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#BookTok Review: ‘A Thousand Splendid Suns’ narrates heartbreaking reality of misogyny

Clara Martinez
Exploring the lives of Mariam and Laila – two women in Kabul, Afghanistan – “A Thousand Splendid Suns” by Khaled Hosseini tells a harrowing story of struggling to survive under the control of the Soviets and the Taliban. Despite being published 15 years ago, the book resurged in popularity with more than five million views under its TikTok hashtag.

To close out the BookTok bookshelf for the year, I read a novel that has been on my reading list far longer than its popularity on the TikTok For You page. “A Thousand Splendid Suns” by Khaled Hosseini is a widely acclaimed book that has recently gained attention from the teenage audience in conjunction with Hosseini’s debut novel “The Kite Runner.”

The novel begins in the 1960s, when Mariam is 15-years-old, shortly after the Soviets invade Afghanistan. She has been betrothed to a much older man, and their fragile relationship quickly deteriorates as he demands more and more of her as time wears on.

The novel transitions to the perspective of Laila, who lives down the street, as she grows up amid the war against the Soviets. Their lives intertwine under equally devastating circumstances, with their hometown Kabul’s progression into a world overtaken by the Taliban.

Used with permission from Bloomsbury UK

Unfamiliar with Hosseini’s other works, I was startled by the grittiness of the novel as it recounts the two women’s lives in Afghanistan over the span of 30 years. His prose is raw and emotional, diving directly into the violence occurring both in their home. 

The book is also a testament to the immense sacrifices made for familial love. In times of desperation and brutality, both women choose to prioritize the people they love, even if it means giving up their only chance of freedom. 

Moreover, there is a heavy prevalence of misogyny, which became prevalent as the book questioned the roles of women in society. Mariam and Laila both navigate the expectations set upon them by the men in their lives. Reading the novel brought a new understanding of the societal and familial pressures of the time period, particularly regarding women’s ability to pursue aspirations aside from motherhood.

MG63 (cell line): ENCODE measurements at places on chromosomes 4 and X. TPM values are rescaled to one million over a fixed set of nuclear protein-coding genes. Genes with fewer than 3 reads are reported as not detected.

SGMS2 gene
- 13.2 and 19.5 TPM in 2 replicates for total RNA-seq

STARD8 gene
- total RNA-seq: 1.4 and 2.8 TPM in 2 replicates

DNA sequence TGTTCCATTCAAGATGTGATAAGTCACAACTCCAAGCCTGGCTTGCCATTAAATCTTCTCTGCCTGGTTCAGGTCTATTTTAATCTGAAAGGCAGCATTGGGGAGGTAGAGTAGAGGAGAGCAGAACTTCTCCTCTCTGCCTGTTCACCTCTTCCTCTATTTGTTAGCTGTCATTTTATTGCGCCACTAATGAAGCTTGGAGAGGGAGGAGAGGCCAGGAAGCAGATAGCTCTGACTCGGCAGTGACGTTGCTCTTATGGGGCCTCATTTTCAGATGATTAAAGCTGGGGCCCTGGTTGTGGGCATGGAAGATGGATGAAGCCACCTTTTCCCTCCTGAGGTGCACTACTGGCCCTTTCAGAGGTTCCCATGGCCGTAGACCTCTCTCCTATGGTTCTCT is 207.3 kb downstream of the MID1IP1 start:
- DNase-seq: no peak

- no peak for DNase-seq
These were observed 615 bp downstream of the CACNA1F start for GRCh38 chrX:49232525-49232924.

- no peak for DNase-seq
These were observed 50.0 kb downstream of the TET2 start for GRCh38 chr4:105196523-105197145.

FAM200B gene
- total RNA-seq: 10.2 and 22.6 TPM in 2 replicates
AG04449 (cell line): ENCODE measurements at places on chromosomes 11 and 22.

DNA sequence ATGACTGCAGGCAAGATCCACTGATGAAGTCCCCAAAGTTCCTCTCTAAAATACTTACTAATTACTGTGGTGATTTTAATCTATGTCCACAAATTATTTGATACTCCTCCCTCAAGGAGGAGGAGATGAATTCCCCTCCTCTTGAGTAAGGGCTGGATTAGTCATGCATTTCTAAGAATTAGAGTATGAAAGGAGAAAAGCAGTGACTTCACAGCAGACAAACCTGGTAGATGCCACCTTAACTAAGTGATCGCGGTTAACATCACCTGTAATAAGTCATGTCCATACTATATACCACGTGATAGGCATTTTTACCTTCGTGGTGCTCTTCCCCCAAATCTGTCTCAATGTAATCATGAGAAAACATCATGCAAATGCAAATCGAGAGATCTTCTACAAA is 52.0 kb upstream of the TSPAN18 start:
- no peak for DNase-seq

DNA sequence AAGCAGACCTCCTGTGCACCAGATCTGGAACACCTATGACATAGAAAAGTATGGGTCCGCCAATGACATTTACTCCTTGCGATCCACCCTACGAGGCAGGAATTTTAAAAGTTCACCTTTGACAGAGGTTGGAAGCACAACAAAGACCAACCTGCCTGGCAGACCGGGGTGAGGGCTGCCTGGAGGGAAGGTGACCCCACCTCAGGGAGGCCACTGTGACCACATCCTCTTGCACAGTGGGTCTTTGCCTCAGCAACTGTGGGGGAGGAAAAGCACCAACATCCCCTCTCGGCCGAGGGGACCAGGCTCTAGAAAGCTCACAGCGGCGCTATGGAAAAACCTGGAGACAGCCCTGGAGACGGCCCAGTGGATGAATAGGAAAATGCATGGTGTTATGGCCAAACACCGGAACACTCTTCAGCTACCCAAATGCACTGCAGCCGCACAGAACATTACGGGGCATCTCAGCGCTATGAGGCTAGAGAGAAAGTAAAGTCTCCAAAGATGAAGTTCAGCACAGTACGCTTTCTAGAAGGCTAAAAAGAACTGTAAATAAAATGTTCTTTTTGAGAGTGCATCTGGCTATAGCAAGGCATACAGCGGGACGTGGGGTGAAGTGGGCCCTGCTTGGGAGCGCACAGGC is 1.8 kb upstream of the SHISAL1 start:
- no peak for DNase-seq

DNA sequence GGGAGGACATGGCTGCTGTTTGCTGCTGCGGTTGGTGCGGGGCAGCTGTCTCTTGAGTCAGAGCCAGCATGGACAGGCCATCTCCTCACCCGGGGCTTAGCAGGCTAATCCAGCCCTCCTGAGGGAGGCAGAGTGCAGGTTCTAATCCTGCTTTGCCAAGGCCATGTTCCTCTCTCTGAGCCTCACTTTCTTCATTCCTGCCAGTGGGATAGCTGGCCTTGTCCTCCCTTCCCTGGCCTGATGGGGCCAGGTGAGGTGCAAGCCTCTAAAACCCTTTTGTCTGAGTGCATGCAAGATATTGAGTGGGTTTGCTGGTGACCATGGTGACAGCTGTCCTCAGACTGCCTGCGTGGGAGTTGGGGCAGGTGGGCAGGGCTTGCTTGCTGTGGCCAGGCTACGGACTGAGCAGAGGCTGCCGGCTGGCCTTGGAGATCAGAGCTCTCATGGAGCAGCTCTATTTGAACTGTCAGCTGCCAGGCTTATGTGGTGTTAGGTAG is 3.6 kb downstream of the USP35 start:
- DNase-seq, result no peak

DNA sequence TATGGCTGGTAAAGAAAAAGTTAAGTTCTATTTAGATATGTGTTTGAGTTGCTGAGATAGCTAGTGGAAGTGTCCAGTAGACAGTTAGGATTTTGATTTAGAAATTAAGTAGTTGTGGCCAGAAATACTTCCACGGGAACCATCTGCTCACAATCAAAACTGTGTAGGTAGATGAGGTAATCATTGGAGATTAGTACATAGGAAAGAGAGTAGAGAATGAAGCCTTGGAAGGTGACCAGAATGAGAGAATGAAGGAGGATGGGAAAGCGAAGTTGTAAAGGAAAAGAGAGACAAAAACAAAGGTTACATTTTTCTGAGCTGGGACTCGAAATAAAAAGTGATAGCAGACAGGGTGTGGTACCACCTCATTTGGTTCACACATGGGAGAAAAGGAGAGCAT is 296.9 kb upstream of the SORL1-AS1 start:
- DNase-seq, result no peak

The book has a humbling ferocity, narrating the personality of the characters as they seek safety and above all, hope. Using a lyrical but straightforward style, Hosseini paints a picture of the lives of Mariam and Laila without oversimplifying or dramatizing their struggle. The two women ascend from the page with a sincerity unmatched by the characters of any other book I have reviewed.

The two women ascend from the page with a sincerity unmatched by the characters of any other book I have reviewed.

“A Thousand Splendid Suns” seems to be a turning point in the books that usually appear on my For You page. No longer plagued by young adult fantasy novels with objectively questionable romantic dynamics, I feel confident in spending summer break away from the BookTok hashtag with the rising popularity of more insightful novels. 

Either way, the resurfaced acclaim of Hosseini’s work is no accident of the algorithm. Thus, everyone should clear their schedules this summer to seize it from the shelves.

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About the Contributor
Clara Martinez
Clara Martinez, Editor-in-Chief
Clara Martinez (’24) is the Editor-in-Chief for The Standard. She began journalism as an editor of the Middle School newspaper The Scroll and joined The Standard in Grade 9. Martinez is drawn to investigative news stories and profiles, although she does enjoy producing the occasional broadcast or photo gallery. In or out of the newsroom, she can always be found with a pocket-sized notebook and pen in hand.

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